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Andrew’s west success nets scholarship

Virden product Hunter Andrew’s successful season in B.C. has earned him an NCAA Division I scholarship.
Hunter Andrew on the ice for the Powell River Kings

This winter Hunter Andrew, the son of Brock and Andrea Andrew is playing a top line role for the Powell River Kings of the B.C Hockey League. As of Monday, he was tied for second on the team in scoring. His play with the Kings earned him the opportunity to commit to play next season at Canisius College in Buffalo, N.Y.
“The major thing that really drew me into wanting to go to Canisius is their coaching staff,” said Andrew, who is interested in pursuing studies in law. “After meeting with them and seeing what they all bring to the table, it made the decision very easy. The education itself was another thing that I was impressed with while looking into the school.”

Andrew praised his family’s encouragement of his hockey career.

“Without the support from my family I wouldn’t be able to have the chance to play college hockey,” he said. “Anything I’ve been able to do with hockey has been because of them giving me the opportunity and I can’t thank them enough.”

Powell River

Andrew is having fun on and off the ice in B.C.

“The thing I’ve enjoyed most about playing for the Kings has to be the group of guys that I’ve gotten to know and play with,” Andrew said. “It’s an extremely tight locker room and it’s made my transition to B.C. super easy.”

The 6-foot, 170-pounder has been a key contributor for the squad. His 20 points was second on the team, as of Sunday. Andrew had nine goals in 32 games.

“He plays a skilled game, but he can also play a physical, heavy game and that resulted in opportunities for him,” Powell River head coach Brock Sawyer said. “When he shoots, he finds success. … He’s been a nice addition to the team.”

A 19-year-old, Andrew brought to a fairly young Powell River team his junior hockey experience from the Virden Oil Capitals (2019-2021) as well as what he learned winning a United States Premier Hockey League’s Premier Division championship with the Charlotte (N.C.) Rush last season. How does Andrew help lead the Kings?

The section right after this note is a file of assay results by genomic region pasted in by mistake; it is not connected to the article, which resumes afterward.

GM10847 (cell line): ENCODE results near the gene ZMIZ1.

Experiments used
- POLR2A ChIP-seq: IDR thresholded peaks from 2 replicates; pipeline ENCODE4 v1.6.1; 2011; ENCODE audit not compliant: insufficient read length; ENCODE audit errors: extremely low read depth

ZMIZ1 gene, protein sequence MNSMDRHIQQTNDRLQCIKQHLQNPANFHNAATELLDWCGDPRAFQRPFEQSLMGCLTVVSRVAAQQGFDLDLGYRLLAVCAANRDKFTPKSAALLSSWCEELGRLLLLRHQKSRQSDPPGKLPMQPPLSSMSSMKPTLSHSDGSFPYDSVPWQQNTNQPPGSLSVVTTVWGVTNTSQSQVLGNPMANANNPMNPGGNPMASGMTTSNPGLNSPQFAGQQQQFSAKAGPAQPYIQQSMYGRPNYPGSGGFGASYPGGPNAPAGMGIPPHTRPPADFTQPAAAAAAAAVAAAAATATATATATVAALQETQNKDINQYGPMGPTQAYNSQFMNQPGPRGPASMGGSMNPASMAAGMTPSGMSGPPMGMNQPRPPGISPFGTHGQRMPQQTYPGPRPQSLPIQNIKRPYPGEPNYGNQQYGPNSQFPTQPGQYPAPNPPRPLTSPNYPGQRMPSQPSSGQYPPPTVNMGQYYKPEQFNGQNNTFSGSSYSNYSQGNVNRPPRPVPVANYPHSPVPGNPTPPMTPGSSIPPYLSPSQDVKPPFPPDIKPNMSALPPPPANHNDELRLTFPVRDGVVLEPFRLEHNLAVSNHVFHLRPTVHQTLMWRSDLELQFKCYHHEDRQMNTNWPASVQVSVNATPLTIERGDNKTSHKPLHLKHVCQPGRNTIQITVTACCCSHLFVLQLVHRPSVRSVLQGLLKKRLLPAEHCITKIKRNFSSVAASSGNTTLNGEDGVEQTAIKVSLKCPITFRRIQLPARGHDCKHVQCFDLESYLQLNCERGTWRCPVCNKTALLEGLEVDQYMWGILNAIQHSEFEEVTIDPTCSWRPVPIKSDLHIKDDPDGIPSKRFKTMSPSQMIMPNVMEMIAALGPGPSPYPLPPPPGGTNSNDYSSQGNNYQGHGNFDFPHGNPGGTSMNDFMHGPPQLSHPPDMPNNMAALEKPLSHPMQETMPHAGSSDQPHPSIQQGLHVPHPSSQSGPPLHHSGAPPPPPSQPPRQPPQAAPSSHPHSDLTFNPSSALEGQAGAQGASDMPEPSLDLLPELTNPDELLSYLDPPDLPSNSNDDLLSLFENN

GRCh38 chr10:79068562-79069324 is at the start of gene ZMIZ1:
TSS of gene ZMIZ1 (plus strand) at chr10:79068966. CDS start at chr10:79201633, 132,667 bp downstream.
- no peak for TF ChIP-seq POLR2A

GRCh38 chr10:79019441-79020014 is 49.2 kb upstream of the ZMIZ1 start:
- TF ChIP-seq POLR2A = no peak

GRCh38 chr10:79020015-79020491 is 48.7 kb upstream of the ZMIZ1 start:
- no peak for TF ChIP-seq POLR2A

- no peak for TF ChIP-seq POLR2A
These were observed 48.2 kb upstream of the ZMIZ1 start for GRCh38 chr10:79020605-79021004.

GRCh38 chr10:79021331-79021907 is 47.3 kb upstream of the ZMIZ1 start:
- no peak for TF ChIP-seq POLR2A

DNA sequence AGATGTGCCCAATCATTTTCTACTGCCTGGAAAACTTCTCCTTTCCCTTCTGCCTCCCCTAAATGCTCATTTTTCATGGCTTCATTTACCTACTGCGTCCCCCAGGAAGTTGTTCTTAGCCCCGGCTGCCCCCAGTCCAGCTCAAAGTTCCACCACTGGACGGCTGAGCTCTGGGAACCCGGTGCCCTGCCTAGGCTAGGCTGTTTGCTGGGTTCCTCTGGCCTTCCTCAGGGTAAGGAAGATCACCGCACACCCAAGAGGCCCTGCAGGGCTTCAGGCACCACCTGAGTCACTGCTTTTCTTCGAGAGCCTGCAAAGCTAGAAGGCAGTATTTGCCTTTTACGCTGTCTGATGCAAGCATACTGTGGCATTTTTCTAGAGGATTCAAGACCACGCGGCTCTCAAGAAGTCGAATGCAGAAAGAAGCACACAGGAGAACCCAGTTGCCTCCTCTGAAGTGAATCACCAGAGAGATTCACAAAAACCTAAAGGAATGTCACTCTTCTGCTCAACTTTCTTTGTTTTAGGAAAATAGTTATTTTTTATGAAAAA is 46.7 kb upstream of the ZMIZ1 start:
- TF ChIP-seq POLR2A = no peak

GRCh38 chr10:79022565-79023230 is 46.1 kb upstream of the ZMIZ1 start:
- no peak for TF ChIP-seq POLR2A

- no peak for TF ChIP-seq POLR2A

“His calm demeanour at the rink. He’s not afraid to stand up and put his nose in an area to protect his teammates. He just goes about his business and guys feed off of that,” Sawyer said.

Off the ice, Andrew said living in the northern Sunshine Coast community of Powell River has been an awesome experience. The community had a population of 13,157 in the 2016 Canada Census.

“Getting to live in a beautiful place like this and seeing the ocean and mountains every day while also getting to play hockey has been unreal,” he said.

Canisius College

Andrew headed west in hopes of earning a scholarship while getting the experience of playing away from home. Sawyer said the forward has improved during his time in B.C. and has “good habits and a good stick. That’s the reason why he’s got an opportunity to go play at the next level. We’re happy for him. Obviously getting a commitment early is something he came here wanting to do. It is nice to help him accomplish that goal.”

The Kings' head coach said a number of school squads expressed interest in Andrew. After visiting Canisius College, Andrew chose the private Jesuit college that had a fall 2021 enrolment of 2,630. It was in the top tier of U.S. News & World Report's 2022 rankings of America's Best Regional Universities – North.

On the ice, the Golden Griffins compete in the American Hockey Association. The conference features a variety of schools, including U.S. military academies. It also includes the Rochester (N.Y.) Institute of Technology, where Andrew’s older brother Tanner studies and plays.

“I’m really excited to get the chance to play against Tanner again and I think the same goes for him,” Andrew said. “It’ll be really cool to be able to be so close together with him in Rochester and me in Buffalo and it will also definitely cut down on the travel for our parents, which is really nice for them.”